Design flaw of interviews

I have mixed feelings about interviews. As a candidate, I’m always frustrated and stressed out about interviews. I perform quite poorly on formal interviews. As an interviewer, I’m under pressure to judge person’s future performance based on 45–50 minutes of face-to-face time. That’s a hard thing to do. There’s a classic school of interview process using a whiteboard to solve an algorithm problem, and over the years I’ve heard a lot of feedbacks from candidates that interview performance doesn’t reflect their skills, talents and work performance.


Single whiteboard interview session is usually about 45–50 minutes long, and it’s split between two activities: two algorithmic challenges, an algorithmic challenge, and testing. A system design usually takes the whole session. That means that a candidate usually limited to 25–30 minutes to understand the problem, find a solution, optimize the solution and implement the solution. A candidate uses a whiteboard or a shared online notebook to go through problem-solving and to write code. Interviewers judge candidate’s performance and they expect a candidate to demonstrate:
 — proficiency in algorithms
 — proficiency in data structures
 — problem-solving skills 
 — code style/implementation

Sounds straightforward and fair, right. The problem is: it’s only on paper. A candidate put in an environment that doesn’t match working conditions. Companies hire people to do a job well, but their interviews only check how well a person has prepared for the particular interview process.

In my entire 13-years working career, I have never been in a position to do my job under conditions of a whiteboard interview. I either had a tricky problem that required a smart choice of algorithms and data structures and had plenty of quiet time to think it over; or it was an incident, when blazing-fast troubleshooting, communication, and quick-and-right decisions were critical. The whiteboard interview doesn’t mimic either of them. You know when last time I was under pressure to solve a problem under certain time besides interviews? In a college.


All that made me think of what would be a good way to find an engineer. If I would hire a software engineer, what qualities I would expect.

— Ability to understand different domain problems and get to the details/ask right questions.
 — Ability to come up with a technical solution to a domain problem.
 — Ability to clearly communicate/explain their solution.
 — Ability to accurately implement the solution.
 — Follow good practices/be disciplined.
 — Ability to verify the solution.
 — Ability to read/understand somebody else’s code.
 — Ability to identify a problem in a code/product/process and explain it concisely.
 — Ability to prioritize work based on complexity/value/urgency of a future deliverable.
 
People rarely work in a vacuum of a 1-person team; they have to be able to collaborate with other team members and other teams. Then from any team member, I would expect following qualities:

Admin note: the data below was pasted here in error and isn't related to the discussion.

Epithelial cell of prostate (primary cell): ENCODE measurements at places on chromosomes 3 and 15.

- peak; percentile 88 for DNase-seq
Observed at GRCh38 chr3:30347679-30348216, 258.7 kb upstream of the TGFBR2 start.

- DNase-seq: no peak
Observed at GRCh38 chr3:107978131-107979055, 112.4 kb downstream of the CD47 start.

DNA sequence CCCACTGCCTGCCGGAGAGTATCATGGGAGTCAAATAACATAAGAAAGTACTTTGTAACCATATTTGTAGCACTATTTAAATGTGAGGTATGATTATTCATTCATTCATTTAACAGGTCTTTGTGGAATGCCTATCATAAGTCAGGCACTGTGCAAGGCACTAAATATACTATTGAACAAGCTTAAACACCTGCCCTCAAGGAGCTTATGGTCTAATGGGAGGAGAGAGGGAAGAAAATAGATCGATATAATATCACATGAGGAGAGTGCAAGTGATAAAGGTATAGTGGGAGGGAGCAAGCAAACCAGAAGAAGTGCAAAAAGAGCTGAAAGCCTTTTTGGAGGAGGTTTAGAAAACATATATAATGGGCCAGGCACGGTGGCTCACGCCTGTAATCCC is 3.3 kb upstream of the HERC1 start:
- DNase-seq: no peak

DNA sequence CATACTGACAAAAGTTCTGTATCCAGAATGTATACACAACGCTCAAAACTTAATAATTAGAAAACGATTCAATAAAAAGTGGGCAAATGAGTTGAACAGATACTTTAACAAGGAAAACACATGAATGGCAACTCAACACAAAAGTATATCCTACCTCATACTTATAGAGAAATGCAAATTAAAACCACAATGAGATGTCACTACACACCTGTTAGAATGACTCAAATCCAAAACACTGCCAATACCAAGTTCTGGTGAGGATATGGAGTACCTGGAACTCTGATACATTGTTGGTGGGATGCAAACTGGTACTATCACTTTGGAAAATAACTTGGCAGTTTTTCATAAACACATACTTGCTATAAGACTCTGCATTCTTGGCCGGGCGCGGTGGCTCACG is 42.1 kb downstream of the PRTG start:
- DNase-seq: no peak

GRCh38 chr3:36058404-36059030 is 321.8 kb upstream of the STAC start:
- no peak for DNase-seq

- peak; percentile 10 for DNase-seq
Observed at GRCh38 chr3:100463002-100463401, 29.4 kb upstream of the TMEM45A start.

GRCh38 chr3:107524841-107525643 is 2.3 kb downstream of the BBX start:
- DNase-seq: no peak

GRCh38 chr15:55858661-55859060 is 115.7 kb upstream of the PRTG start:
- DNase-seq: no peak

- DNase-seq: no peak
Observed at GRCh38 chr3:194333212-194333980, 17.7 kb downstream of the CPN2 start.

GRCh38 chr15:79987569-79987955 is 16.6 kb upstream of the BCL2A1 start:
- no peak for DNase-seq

— a shared understanding of goals
 — fit into the team’s dynamics
 — ability to listen to feedback and apply it
 — ability to vouch for somebody else’s idea
 — communicate respectfully and friendly to all colleagues, regardless of age, gender/sexual orientation and race
 — trust the team to do their best (aka don’t think that everybody before them were idiots)
 — not being political:
 — prioritize work based on work, not where it came from
 — voice their opinion based on their understanding, not on a person they’re talking to

Let’s see what qualities of a future employee whiteboard interviewers check:

— Ability to understand different domain problems and get to the details/ask right questions. If it’s not a system design session, then problem usually small enough (to be solvable in 25–30 minutes) that there’s not much of a domain attached to check the quality. Check for system design session, uncheck for algorithms.
 — Ability to come up with a technical solution to a domain problem. How to translate a real-world problem to a technical solution? If it’s not a system design session, then a problem is formulated in terms that don’t check the quality. Check for system design session, uncheck for algorithms.
 — Ability to clearly communicate/explain their solution. Proponents of whiteboard interview claim that slower writing forces candidates to communicate their thought process. I don’t agree with that but won’t argue much. Check.
 — Ability to accurately implement the solution. Check.
 — Follow good practices/be disciplined. I don’t think it’s possible to demonstrate the quality. If a candidate is very sloppy, then interviewer could notice that, but beyond that, it’s impossible to judge the quality. Uncheck.
 — Ability to verify the solution. Check.
 — Ability to read/understand somebody else’s code. There is no time to prove that. Uncheck.
 — Ability to identify a problem in a code/product/process and explain it concisely. There is no time to prove that. Uncheck.